Charcot-Marie-Tooth Disease Type 4E

Common Name(s)

Charcot-Marie-Tooth Disease Type 4E, Congenital hypomyelinating neuropathy, Congenital Hypomyelination Neuropathy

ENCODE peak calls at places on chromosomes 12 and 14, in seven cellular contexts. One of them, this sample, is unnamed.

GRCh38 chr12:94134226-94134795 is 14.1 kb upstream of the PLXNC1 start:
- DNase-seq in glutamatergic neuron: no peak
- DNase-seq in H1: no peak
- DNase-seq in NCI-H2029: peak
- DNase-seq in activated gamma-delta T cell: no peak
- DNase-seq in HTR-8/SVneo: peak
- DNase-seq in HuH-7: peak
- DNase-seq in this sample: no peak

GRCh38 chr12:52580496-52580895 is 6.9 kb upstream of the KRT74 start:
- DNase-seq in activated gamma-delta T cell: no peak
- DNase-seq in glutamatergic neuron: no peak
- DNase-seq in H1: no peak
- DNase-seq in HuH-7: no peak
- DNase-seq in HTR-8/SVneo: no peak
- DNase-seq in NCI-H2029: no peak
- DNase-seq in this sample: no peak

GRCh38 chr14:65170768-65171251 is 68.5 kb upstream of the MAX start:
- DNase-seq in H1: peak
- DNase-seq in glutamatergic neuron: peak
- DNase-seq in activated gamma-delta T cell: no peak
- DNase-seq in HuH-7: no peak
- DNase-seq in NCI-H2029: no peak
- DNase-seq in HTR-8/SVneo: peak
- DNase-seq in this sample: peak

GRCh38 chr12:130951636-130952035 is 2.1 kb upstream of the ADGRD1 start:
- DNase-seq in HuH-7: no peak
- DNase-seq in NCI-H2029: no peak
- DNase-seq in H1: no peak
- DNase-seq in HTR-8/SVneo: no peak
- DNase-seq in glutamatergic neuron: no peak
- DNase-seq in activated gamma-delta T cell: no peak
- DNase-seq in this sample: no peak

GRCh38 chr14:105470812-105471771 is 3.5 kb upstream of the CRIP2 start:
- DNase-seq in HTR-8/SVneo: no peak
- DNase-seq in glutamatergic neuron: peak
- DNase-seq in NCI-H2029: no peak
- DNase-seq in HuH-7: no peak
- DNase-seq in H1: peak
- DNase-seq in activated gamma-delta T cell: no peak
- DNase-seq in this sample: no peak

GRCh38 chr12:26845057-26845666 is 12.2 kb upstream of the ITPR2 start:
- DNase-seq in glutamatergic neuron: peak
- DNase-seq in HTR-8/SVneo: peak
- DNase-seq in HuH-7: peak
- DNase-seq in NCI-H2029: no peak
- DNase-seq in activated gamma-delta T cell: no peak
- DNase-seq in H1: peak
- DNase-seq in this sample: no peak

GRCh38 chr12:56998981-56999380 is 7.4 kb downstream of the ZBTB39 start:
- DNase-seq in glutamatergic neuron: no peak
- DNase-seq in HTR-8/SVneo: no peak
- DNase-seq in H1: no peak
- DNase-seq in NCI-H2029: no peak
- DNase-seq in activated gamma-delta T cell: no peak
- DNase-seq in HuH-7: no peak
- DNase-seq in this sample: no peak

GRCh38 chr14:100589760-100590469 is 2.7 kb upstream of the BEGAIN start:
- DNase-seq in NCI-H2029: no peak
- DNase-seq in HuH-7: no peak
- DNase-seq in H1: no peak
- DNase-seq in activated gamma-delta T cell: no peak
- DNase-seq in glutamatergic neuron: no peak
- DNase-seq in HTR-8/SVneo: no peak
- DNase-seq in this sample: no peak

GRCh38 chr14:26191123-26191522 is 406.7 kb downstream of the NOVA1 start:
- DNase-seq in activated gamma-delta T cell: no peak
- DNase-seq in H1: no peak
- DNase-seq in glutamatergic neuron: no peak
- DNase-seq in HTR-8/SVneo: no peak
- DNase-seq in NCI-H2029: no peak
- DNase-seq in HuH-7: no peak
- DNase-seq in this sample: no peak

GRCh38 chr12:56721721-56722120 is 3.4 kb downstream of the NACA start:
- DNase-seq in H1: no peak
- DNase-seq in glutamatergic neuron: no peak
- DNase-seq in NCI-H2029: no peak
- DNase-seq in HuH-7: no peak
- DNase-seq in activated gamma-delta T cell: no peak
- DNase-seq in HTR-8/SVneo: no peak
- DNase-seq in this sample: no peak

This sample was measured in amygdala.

Congenital hypomyelinating neuropathy (CHN) is characterized clinically by early onset of hypotonia, areflexia, distal muscle weakness, and very slow nerve conduction velocities. {7,8:Warner et al. (1997, 1998)} noted that pathologic findings on sural nerve biopsies show hypomyelination of most or all fibers. Based on these findings, CHN is considered to be a result of congenital impairment in myelin formation. There has been some controversy and difficulty in differentiating congenital hypomyelination from Dejerine-Sottas syndrome (DSS; {145900}), because there is considerable overlap in clinical presentation. Based on pathologic findings of sural nerve biopsies (the absence of active myelin breakdown and the paucity of the onion bulbs in CHN and the presence of demyelination/remyelination and an abundance of well-organized onion bulbs in DSS; see {1:Balestrini et al., 1991}), CHN is considered to result from a congenital impairment in myelin formation, whereas DSS is thought to be due to aberrant demyelination and subsequent remyelination of the peripheral nerve. There is also variation in the prognosis of patients diagnosed with CHN. In patients with CHN, {3:Harati and Butler (1985)} showed correlation of morbidity and mortality with the presence/absence of onion bulbs: patients with few onion bulbs died in early infancy, usually because of difficulty in swallowing and respiration after birth. Patients with atypical onion bulbs survived but were affected with severe motor and sensory impairment. These differences in outcome may represent genetic heterogeneity such that mutations in essential early myelin gene(s) cause a severe phenotype, whereas mutations in other, possibly later acting gene(s), such as MPZ, lead to a less severe outcome.
 

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